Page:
9. Why do you think horror and horror comedies are always so popular?

I believe both are cathartic. I think comedy is the hardest thing a filmmaker can do, because it is so subjective, but when it works, it can work brilliantly. Even a poorly made horror film still has value and can find an audience, and may even become an unintentional comedy.

10. If you could have the ultimate cast for a film who would be in it?

I don’t really have a dream team cast list, although there are a lot of actors I would love to work with in the future. The dream team cast would certainly depend on the material.

Katie Lott



Katie Lott is an American singer songwriter who discovered me on Twitter and followed me.  Like what I heard and this is what she has to say.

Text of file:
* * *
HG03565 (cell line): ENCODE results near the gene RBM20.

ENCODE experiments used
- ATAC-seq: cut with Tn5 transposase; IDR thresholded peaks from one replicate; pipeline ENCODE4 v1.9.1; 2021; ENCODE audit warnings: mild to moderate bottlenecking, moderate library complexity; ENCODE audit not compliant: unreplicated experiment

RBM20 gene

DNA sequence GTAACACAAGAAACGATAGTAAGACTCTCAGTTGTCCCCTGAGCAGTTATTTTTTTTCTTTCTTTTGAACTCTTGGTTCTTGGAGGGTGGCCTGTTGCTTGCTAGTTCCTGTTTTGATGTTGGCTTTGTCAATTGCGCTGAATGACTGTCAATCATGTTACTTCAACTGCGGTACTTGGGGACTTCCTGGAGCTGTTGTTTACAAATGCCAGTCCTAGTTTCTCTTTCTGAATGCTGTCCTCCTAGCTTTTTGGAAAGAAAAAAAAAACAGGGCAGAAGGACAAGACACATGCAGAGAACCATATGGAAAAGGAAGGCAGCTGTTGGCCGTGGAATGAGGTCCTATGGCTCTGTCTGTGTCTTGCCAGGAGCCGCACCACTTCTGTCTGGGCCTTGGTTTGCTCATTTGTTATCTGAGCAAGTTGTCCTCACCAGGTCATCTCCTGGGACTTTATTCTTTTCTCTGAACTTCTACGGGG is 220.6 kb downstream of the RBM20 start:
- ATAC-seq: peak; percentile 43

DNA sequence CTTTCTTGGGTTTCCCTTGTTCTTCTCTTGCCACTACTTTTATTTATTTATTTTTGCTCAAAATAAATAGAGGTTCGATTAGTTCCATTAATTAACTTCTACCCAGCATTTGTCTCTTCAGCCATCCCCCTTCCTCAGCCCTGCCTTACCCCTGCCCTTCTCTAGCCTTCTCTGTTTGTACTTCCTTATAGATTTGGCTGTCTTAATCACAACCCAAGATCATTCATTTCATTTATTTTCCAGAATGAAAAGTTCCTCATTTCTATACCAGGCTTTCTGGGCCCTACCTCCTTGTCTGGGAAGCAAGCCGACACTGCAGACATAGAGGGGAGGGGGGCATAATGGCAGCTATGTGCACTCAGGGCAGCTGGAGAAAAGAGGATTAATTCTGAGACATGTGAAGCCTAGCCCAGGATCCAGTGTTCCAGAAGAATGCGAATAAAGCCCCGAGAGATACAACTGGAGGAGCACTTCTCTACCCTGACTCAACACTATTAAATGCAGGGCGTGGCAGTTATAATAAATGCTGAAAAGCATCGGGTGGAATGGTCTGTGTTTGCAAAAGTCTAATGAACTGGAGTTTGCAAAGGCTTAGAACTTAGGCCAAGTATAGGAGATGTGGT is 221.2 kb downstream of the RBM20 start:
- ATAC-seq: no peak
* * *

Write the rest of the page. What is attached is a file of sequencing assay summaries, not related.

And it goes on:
1. What was the inspiration for the EP and what inspired you to get into music?

I don’t think there was ever a moment that I decided I wanted to get
into music, because it’s always been a part of my life. I’ve always
been fascinated by music and its possibilities. I started playing
piano when I was 6 and violin when I was 9. I started writing music
around middle school, which led to me studying music composition at
Birmingham-Southern College. In college and high school, I wrote
primarily for piano, string quartet, and orchestra. After I graduated,
I started to get more into songwriting, which is why I decided to
start performing live and release a few of my songs on an EP.

2. How did the songwriting process go for the EP?

It went differently for every song. I wrote “Ballerinas” while I was
reading a book on lyric writing. The book advised that a songwriter